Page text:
One of the costs of operating a catfish farm is rebuilding ponds once a decade, but research is showing that if they are built deeper, they will last longer.
Jim Steeby, Extension aquaculture specialist with the National Warmwater Aquaculture Center in Stoneville, Miss., spent much of the summers of 1999 and 2000 documenting the age of ponds and the depth of sediment accumulated on the bottom. Catfish ponds have historically been built about 4 feet deep and must be rebuilt every eight to 10 years.
This Mississippi Agricultural and Forestry Experiment Station researcher is trying to find the balance between a workable depth of pond and the cost of rebuilding these.
“Two things happen to ponds,” Steeby said. “Erosion on the sides of the ponds tends to make them fall together, and soft mud accumulates on the bottom, which makes harvest and pond manipulation difficult.”
This sediment has a pudding-like consistency and doesn't compact well. It uses up a lot of oxygen intended for the fish, and eventually takes up most of the space in the pond. In old ponds, this muck can be as much as 3 feet deep, leaving only about 1 foot of operational space for growing catfish.
Steeby said shallow ponds have to be aerated two to three times more often than do ponds of a desirable depth. In order to aerate each time, the equipment has to function correctly, the electricity has to be on and a crew must be on hand to monitor the situation.
“Risk factors start multiplying when the water column is made shallow by the pond filling up with sediment,” Steeby said. “There's no capture space for oxygen and no space for the plankton to work for you. The more dependent you are on aeration, the higher your risk is.”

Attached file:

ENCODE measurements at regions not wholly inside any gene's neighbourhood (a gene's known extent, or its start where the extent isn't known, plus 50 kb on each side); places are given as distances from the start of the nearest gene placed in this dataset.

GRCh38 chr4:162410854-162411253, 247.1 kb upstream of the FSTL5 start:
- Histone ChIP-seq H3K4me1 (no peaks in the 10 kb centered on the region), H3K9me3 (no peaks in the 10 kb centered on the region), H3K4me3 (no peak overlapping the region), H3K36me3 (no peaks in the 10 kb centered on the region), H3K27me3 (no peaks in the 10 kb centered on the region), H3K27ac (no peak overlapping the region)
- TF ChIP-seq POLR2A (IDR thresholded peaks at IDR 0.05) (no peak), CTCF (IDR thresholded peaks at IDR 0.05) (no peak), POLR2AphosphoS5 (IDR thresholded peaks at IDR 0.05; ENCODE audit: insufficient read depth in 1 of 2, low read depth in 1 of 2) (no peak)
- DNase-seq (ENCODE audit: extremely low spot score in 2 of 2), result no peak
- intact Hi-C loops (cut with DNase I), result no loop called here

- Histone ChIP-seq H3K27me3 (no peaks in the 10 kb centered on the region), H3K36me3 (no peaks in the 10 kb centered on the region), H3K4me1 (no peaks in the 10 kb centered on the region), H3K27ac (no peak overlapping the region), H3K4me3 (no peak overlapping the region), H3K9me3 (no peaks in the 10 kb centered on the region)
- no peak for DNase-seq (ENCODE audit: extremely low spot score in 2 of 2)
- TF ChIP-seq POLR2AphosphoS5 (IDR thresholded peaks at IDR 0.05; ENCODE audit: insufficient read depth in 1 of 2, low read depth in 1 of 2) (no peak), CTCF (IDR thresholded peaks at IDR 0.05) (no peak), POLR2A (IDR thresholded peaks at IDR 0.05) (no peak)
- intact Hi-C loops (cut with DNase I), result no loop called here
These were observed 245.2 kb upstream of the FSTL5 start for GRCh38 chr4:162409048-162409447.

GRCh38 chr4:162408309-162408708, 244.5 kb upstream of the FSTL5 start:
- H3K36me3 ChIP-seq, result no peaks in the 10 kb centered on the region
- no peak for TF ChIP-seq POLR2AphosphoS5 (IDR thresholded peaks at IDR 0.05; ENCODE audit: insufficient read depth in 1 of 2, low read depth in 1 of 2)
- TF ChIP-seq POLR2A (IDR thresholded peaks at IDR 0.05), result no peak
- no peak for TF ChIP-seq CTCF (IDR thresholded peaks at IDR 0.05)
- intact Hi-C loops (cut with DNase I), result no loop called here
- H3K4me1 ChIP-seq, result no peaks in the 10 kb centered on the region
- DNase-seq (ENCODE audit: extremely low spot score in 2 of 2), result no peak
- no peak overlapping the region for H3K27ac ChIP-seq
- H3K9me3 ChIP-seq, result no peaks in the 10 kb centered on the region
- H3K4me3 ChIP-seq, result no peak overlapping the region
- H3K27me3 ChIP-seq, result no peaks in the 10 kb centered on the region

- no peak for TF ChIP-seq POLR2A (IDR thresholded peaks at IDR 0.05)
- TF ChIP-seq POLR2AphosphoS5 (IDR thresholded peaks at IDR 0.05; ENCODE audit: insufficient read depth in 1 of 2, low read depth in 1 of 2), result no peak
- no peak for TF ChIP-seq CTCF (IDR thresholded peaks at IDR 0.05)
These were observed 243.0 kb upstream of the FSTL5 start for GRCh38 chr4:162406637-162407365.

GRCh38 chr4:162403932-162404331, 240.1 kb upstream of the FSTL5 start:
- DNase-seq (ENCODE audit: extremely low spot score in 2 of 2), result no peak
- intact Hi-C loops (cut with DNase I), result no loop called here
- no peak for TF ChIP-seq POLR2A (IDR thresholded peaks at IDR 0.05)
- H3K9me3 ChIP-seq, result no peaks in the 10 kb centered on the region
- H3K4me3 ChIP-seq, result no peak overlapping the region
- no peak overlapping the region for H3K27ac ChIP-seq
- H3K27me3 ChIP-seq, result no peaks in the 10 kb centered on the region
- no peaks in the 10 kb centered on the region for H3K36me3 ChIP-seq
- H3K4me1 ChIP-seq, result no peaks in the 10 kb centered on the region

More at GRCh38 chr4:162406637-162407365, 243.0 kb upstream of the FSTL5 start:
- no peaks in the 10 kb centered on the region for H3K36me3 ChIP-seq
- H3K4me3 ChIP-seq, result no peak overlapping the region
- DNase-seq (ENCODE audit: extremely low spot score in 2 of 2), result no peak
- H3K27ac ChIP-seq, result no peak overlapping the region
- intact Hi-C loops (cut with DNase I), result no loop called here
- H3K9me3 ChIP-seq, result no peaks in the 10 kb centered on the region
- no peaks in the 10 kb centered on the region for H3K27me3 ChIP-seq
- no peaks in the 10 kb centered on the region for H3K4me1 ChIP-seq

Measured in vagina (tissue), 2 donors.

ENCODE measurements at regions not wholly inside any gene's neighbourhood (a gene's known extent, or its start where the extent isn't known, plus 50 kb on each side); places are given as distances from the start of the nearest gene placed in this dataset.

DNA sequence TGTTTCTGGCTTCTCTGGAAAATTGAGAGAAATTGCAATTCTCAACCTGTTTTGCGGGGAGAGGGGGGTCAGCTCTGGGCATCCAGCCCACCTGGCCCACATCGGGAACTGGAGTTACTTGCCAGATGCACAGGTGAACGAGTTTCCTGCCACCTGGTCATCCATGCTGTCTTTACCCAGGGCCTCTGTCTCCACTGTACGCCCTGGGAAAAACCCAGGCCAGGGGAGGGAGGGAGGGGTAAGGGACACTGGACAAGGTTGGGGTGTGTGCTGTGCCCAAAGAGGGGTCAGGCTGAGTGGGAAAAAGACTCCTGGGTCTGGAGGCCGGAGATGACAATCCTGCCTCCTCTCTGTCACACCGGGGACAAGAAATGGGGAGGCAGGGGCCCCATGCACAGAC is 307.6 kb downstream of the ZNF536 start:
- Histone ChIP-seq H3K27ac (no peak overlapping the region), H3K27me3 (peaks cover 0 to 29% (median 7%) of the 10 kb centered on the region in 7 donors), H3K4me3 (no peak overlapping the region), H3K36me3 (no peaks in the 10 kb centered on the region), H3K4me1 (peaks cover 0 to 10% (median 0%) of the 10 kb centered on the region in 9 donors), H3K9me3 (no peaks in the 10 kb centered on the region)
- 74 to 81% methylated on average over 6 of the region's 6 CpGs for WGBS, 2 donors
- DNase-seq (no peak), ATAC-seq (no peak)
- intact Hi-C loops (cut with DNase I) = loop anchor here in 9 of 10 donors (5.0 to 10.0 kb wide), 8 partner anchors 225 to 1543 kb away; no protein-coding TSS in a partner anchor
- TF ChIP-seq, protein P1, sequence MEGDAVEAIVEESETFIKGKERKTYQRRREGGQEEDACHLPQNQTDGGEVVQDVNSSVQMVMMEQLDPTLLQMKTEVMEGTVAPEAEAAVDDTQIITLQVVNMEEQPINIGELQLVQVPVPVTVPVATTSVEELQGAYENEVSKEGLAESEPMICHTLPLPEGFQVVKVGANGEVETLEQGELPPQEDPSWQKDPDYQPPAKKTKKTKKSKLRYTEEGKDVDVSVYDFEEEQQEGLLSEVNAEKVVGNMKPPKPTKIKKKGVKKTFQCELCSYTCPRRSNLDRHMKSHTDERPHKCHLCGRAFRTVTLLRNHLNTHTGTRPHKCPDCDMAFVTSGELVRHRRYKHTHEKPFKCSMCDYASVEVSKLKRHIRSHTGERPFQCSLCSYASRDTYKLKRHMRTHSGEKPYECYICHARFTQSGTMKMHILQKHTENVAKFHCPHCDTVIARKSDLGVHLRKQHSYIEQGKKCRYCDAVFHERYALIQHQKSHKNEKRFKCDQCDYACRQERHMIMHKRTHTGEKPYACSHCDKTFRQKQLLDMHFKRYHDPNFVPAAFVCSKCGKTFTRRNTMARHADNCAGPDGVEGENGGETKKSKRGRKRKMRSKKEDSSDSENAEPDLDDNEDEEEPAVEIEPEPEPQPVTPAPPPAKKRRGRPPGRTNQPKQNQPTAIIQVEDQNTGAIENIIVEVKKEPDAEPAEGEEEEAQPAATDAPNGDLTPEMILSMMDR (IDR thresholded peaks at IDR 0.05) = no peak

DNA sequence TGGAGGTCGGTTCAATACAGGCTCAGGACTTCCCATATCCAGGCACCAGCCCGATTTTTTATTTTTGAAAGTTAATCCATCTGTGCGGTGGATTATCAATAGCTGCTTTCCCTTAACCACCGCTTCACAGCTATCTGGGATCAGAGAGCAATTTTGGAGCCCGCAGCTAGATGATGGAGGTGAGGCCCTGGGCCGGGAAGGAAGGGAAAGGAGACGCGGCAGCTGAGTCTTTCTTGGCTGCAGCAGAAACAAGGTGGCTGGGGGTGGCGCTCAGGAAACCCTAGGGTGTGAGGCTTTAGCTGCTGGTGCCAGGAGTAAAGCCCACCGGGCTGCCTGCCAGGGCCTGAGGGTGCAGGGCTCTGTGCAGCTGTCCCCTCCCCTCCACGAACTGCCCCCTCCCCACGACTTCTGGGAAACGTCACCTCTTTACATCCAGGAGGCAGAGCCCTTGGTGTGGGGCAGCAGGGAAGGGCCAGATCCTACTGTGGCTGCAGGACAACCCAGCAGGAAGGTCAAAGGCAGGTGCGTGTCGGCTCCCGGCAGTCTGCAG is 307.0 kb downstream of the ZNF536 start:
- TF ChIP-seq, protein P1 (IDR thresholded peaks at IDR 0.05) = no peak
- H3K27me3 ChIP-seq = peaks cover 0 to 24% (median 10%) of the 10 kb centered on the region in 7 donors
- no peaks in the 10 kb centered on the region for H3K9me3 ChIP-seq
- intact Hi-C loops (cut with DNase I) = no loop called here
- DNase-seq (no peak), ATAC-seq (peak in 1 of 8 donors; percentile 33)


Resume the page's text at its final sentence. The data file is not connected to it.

Based on this research, producers should budget $80 to $100 per year per acre of pond to rebuild. At the end of the pond's life, it costs $800 to $1,000 an acre to rebuild the pond — about 70 percent of the cost of the original construction.
MAFES researchers propose building catfish ponds up to 3 feet deeper, for an average depth of 6 to 7 feet.
“If we build the ponds a little bit deeper to start with, we can have a good operational depth and use it out to 15 years,” Steeby said. “Ponds built 3 to 5 feet deep must be rebuilt every 10 years, or you can build them deeper and go 15 years without reconstruction.”
At $1,100 to $1,200 per acre, cost to rebuild these ponds is higher than traditional ponds.
“There is an initial higher cost to building deeper ponds,” Steeby said. “Your electrical savings over the pond's lifetime will probably offset a good part of the expense, plus your overall risk is lowered.”
Another cost of rebuilding ponds is the time the pond is out of production. When using a bulldozer to rebuild, the pond loses one production cycle. However, if using a dirt pan, the pond must be given time to dry to 10 to 20 percent moisture, and the process takes two years. Deeper ponds extend the time between pond rebuilds, which allows more crops to be harvested than on a 10-year rebuild schedule.
“I haven't met any farmer who didn't think that it was money well spent building a deeper pond,” Steeby said.
Craig Tucker, director of the National Warmwater Aquaculture Center, called building deeper ponds a fairly simple technique that is the only economically feasible solution.
“Catfish farming produces a fairly low-cost product by working with a fairly crude production system, an earthen pond. You could line the pond with plastic, but it would be too expensive, so you're stuck with a fairly crude system,” Tucker said. “You have to work with the pond and understand it and try to manage it most efficiently.”
He said levees between ponds must be wide enough to allow equipment to drive over and should be designed with the correct steepness to limit erosion. A cover crop further limits erosion, slowing the accumulation of sediment on the bottom of the pond. The next improvement that can be made is to dig the pond deeper, but not too deep.
Tucker described the three-way balance needed to maintain quality catfish ponds.
“The shallower the pond, the cheaper it is to build,” Tucker said. “But if it's too shallow, it's very difficult to seine. Ponds that are too deep have water quality problems, as water stagnates on the bottom, but deep ones allow sediment to accumulate longer before filling up the pond.”
Bonnie Coblentz writes for Mississippi State University Ag Communications.